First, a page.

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How are we transporting ourselves? Part 2

Public transportation before, during, and after the pandemic

In early 2020, the COVID-19 pandemic severely reduced the number of miles Americans drove their cars, as we described in a previous blog post. The pandemic also decreased public transit ridership in a similar way: Many people started working from home, and others took the safety precaution of avoiding travel that would put them in close proximity to others.

However, the use of public transit has not rebounded from the pandemic as quickly as the number of vehicle miles traveled has. In fact, public transit ridership appears to be leveling off at 30% below pre-pandemic levels.

The reasons for the quick rebound in total vehicle miles driven can explain some of the lag in public transit ridership: A study by the Cleveland Fed showed that large numbers of residents in large metro areas migrated to small and midsize metro areas. These residents must now drive farther to reach those large metro areas, which has boosted vehicle miles driven.

But large metro areas also include well-established public transit systems—think, New York City, Chicago, and Washington D.C. Fewer residents in these large metro areas means fewer riders that could use those public transit systems. (Many midsize and small metro areas are less densely populated and have less-extensive public transit systems, so their populations rely more on motor vehicles.)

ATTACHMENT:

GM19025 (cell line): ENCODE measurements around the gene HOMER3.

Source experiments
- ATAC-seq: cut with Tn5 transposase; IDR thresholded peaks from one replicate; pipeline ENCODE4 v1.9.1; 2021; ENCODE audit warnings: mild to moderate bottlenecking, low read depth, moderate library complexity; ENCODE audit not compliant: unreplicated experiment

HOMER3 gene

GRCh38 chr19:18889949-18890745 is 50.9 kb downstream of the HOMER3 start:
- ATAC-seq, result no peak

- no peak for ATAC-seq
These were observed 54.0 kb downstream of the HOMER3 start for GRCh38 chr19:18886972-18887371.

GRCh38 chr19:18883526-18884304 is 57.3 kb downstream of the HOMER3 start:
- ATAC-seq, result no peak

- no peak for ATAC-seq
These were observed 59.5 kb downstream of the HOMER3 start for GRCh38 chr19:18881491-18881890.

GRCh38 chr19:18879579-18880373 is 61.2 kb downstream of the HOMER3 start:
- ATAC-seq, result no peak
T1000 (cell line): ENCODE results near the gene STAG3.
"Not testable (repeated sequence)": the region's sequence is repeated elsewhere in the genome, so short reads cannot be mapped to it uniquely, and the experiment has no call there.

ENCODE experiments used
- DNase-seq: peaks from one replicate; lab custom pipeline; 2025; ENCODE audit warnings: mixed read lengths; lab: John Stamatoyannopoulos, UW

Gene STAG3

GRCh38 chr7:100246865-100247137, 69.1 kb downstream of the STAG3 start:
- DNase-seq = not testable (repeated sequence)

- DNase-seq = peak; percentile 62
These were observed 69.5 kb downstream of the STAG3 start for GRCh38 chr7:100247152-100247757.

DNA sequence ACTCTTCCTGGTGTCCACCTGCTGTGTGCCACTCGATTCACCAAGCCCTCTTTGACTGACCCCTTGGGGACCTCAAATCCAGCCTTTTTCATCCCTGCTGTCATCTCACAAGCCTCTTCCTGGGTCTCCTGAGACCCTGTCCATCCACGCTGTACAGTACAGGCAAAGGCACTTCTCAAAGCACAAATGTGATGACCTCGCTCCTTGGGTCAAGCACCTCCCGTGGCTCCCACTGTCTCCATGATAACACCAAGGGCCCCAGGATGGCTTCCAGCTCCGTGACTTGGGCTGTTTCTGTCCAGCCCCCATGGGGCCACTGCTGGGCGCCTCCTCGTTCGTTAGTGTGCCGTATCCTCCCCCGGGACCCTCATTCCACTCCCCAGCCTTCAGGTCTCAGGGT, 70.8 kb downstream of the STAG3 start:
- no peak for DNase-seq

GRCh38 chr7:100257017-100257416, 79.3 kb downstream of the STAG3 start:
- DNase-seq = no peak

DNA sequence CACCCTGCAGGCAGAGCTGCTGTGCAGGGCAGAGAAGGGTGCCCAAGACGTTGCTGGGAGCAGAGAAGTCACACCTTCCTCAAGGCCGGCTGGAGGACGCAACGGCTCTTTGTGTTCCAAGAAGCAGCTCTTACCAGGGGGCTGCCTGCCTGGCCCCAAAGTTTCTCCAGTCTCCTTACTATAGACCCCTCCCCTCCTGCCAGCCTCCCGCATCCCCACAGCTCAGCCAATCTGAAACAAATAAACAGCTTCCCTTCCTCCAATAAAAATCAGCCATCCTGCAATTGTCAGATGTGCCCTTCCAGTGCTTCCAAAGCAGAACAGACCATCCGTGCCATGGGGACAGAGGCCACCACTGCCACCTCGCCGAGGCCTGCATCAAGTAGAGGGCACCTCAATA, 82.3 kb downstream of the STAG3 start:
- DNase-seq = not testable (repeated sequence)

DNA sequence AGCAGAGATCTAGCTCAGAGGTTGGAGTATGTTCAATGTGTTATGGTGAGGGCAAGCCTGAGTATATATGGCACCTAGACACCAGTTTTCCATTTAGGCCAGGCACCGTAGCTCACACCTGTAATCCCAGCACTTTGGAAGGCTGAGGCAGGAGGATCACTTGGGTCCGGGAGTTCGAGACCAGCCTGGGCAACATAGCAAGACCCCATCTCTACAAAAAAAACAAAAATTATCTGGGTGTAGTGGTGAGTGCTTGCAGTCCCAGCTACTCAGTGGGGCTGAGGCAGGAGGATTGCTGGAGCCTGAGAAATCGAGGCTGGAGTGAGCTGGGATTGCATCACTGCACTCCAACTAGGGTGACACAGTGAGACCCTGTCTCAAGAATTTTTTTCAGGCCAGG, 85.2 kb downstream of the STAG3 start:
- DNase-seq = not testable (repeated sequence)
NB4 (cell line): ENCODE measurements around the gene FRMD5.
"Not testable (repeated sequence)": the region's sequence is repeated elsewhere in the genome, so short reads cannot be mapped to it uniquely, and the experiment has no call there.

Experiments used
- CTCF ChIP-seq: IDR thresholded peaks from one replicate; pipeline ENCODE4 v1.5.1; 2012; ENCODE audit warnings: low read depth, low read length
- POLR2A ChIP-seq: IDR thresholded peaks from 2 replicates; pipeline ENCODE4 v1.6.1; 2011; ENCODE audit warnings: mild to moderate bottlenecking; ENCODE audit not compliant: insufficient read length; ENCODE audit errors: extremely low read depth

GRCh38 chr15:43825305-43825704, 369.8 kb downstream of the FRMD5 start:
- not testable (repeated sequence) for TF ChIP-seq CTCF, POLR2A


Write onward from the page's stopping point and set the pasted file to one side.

Fewer people available to use public transit also means less money for it, since there are fewer paying customers. A decline in public transit revenue can reduce hours and available routes, which can further reduce the opportunities for ridership.

There also has been an increase in remote work, which further reduces demand for daily trips. This movement of people and where they can work helps explain why, as of December 2023, public transit ridership numbers have not recovered to levels seen before the pandemic as total vehicle miles has.

How this graph was created: In FRED, search for and select the seasonally adjusted “public transit ridership” series. Select the timeline of 2010 to the latest data for 2023 to focus on the decline of ridership below 2019 levels.

Suggested by John Fuller and Charles Gascon.

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